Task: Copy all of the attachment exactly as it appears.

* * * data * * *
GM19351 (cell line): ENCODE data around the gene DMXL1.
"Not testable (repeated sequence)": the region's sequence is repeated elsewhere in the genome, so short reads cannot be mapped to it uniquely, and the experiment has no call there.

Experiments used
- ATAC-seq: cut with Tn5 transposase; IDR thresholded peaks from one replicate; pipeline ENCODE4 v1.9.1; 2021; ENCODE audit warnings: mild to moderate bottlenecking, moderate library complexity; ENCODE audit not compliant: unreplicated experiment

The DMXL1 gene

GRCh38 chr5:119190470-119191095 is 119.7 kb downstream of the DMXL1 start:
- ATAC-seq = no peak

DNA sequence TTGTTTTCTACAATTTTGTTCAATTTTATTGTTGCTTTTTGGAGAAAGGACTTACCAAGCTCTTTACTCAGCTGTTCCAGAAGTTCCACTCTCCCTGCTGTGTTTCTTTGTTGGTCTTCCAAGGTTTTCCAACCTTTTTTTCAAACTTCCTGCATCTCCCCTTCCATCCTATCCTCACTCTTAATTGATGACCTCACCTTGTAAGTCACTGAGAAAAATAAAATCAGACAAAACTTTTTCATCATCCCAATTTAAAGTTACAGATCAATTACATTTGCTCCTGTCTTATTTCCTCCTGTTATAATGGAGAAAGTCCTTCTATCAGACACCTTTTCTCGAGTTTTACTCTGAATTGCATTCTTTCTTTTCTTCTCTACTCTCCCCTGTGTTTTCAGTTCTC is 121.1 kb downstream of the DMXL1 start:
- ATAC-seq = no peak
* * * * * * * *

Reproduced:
GM19351 (cell line): ENCODE data around the gene DMXL1.
"Not testable (repeated sequence)": the region's sequence is repeated elsewhere in the genome, so short reads cannot be mapped to it uniquely, and the experiment has no call there.

Experiments used
- ATAC-seq: cut with Tn5 transposase; IDR thresholded peaks from one replicate; pipeline ENCODE4 v1.9.1; 2021; ENCODE audit warnings: mild to moderate bottlenecking, moderate library complexity; ENCODE audit not compliant: unreplicated experiment

The DMXL1 gene

GRCh38 chr5:119190470-119191095 is 119.7 kb downstream of the DMXL1 start:
- ATAC-seq = no peak

DNA sequence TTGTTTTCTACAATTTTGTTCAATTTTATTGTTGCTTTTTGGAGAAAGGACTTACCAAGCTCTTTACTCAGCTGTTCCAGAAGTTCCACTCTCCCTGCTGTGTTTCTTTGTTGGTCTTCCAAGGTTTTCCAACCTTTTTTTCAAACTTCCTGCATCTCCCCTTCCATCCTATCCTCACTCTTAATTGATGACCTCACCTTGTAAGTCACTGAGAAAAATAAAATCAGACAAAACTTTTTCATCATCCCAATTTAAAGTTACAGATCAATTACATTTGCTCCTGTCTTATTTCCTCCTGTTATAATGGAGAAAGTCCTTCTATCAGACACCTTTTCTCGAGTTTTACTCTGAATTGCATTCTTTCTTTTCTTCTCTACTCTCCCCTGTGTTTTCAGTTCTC is 121.1 kb downstream of the DMXL1 start:
- ATAC-seq = no peak